Bloc-Tronic Electronics Toy

In the “Why don’t they make ’em like that anymore?” category, Bloc-Tronic is a set of electronic blocks that snap together to make a very broad variety of electronic projects.

More Bloc-Tronic Images
The Blocks

Each block has a label on the front and back and a conductive connector on each other side designed to interlock and allow the blocks to be snapped together in many different configurations. Inside each translucent block is an electronic component, ranging from a resistor to a basic amplifier. The blocks are numbered, but also marked with their electronic symbol.

You’ll notice on the picture of the kit that most of the blocks have masking tape on them. I played with this kit so much the print started wearing off the labels. Since I couldn’t stand the thought of not having the kit I started re-labeling the blocks with masking tape.

Full Kit
The Set

This is set ‘D’ which came with 54 assorted blocks, test leads, battery case, meters, microphone and more. According to the case (which has also survived nicely) this is the largest set available. The manual contains 160 combinations for these blocks ranging from a simple circuit with a lamp to a transistor radio.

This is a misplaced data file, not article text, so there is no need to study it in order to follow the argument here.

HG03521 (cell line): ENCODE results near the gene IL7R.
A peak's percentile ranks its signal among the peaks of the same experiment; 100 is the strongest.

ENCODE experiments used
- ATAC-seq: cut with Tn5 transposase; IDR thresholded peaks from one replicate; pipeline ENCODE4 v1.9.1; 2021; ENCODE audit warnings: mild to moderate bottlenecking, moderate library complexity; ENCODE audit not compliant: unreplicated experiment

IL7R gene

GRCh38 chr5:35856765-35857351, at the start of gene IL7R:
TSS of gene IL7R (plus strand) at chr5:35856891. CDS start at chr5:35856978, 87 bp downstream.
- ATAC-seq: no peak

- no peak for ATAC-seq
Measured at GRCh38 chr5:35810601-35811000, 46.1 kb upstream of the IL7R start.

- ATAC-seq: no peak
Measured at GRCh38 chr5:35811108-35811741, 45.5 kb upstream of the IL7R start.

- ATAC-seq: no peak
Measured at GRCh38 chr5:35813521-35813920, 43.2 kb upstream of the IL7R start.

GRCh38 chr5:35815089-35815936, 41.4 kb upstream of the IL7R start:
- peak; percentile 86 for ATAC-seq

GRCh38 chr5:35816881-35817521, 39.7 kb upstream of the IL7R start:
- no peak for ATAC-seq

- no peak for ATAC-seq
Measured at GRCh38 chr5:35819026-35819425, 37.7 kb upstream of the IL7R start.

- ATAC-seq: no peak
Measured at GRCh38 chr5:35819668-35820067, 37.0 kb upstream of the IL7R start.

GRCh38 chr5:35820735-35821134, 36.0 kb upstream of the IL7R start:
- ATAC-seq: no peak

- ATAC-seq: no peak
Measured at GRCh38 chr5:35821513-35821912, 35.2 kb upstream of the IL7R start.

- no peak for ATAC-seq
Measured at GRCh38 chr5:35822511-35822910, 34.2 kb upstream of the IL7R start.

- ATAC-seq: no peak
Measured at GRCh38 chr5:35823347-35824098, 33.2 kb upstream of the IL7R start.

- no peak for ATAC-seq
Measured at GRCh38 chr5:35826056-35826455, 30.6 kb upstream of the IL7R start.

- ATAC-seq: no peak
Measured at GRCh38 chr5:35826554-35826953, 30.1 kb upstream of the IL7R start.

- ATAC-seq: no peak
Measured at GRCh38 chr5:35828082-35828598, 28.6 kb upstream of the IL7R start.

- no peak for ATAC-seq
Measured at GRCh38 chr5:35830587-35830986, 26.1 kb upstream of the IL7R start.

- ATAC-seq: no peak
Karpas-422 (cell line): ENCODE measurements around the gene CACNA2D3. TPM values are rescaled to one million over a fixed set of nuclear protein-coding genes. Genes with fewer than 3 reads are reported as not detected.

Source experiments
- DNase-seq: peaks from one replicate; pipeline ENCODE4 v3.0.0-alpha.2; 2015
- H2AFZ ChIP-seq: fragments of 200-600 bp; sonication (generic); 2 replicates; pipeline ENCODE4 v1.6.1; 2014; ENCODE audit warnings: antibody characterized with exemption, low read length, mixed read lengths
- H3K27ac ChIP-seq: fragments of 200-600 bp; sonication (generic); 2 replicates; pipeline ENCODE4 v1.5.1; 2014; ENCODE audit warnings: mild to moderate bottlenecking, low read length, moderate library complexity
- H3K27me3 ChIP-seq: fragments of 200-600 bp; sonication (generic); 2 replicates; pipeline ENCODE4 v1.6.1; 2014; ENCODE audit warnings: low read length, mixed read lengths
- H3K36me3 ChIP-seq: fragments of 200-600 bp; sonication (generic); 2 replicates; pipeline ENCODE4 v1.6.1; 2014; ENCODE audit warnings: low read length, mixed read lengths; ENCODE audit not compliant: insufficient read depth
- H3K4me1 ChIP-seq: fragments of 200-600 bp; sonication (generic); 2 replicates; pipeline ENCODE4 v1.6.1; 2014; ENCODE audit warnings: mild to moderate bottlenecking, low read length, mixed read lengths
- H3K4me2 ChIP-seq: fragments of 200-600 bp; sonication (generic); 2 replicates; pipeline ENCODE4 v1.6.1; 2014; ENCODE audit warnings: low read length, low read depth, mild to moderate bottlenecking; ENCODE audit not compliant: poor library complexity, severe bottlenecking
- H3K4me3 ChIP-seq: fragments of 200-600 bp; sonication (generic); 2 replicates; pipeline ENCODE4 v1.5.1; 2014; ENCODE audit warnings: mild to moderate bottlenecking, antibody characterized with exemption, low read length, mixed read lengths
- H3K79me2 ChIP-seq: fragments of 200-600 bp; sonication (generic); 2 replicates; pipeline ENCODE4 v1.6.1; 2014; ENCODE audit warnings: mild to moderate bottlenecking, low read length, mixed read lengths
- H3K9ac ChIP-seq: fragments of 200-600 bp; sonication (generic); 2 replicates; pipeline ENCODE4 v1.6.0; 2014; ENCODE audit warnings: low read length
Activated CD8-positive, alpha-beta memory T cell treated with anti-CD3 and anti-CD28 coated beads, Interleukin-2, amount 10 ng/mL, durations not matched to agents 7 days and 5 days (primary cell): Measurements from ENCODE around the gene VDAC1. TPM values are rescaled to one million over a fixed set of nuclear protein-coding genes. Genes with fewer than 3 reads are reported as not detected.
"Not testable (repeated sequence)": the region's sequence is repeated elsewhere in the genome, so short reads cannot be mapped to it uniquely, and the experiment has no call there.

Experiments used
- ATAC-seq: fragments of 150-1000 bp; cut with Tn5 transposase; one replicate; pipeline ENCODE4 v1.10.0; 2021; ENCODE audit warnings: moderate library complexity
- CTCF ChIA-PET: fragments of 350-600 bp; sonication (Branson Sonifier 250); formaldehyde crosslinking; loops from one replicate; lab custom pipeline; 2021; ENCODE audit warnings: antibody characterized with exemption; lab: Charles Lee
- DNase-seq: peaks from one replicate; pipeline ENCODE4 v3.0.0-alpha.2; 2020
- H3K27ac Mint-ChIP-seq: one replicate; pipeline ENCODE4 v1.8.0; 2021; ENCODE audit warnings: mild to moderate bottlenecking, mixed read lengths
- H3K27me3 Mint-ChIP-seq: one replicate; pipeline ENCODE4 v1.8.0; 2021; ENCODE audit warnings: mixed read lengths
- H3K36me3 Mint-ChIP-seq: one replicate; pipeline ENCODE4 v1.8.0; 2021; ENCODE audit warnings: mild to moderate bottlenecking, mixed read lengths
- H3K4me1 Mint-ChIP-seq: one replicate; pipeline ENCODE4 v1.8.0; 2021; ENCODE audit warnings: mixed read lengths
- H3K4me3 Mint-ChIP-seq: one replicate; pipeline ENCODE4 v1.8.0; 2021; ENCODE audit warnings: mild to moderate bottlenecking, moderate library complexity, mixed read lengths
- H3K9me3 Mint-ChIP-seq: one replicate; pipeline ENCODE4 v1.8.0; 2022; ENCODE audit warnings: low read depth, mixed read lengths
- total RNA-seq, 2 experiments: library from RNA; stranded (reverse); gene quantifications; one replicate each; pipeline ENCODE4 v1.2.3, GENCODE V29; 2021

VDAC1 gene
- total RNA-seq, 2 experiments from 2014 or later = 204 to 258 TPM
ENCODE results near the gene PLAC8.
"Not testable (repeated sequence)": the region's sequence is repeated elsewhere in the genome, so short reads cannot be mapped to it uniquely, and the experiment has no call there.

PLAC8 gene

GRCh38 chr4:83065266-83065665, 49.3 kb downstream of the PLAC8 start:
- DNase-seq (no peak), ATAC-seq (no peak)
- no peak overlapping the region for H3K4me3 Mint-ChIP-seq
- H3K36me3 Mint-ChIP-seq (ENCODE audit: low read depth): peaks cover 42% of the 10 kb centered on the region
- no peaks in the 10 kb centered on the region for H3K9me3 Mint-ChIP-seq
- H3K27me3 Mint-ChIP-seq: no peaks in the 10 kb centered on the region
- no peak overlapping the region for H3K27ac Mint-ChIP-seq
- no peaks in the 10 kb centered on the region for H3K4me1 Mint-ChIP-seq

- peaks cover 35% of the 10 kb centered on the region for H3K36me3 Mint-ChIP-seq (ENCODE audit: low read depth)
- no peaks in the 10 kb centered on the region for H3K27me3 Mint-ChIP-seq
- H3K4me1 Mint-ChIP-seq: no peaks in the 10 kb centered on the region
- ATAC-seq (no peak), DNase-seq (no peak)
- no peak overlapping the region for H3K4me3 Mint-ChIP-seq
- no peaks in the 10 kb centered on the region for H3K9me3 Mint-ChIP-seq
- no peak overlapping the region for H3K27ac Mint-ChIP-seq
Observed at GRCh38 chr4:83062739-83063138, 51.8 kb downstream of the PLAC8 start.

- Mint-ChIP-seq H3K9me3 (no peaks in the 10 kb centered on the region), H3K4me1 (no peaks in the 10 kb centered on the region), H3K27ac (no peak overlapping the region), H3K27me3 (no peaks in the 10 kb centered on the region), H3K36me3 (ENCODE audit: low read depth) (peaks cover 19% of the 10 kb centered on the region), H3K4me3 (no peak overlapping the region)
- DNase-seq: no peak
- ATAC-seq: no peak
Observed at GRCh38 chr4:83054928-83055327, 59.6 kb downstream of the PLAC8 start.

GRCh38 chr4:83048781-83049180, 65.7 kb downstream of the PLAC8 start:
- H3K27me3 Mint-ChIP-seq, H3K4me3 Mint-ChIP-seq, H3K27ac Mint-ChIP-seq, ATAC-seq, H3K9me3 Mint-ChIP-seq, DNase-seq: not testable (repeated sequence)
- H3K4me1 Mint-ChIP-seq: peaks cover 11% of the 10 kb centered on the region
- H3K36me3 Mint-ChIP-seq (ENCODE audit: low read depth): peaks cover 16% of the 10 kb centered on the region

Add-on sets were available but largely unnecessary with this set. It even looks like you could buy empty blocks to add your own components into the mix.

Click for larger image
The Experiments

This book contains 160 experiments, all possible with Set D. Each experiment has a short description, block diagram, and even the schematic for the circuit. I can’t say I learned how to read schematics from this manual, but it certainly helped when I started to get deeper into electronics.

The experiments get progressively more complex through the book. If one were to complete all the experiments they would have built quite a variety of electronic projects. At some point I may attempt to scan the entire manual.

Better than a breadboard?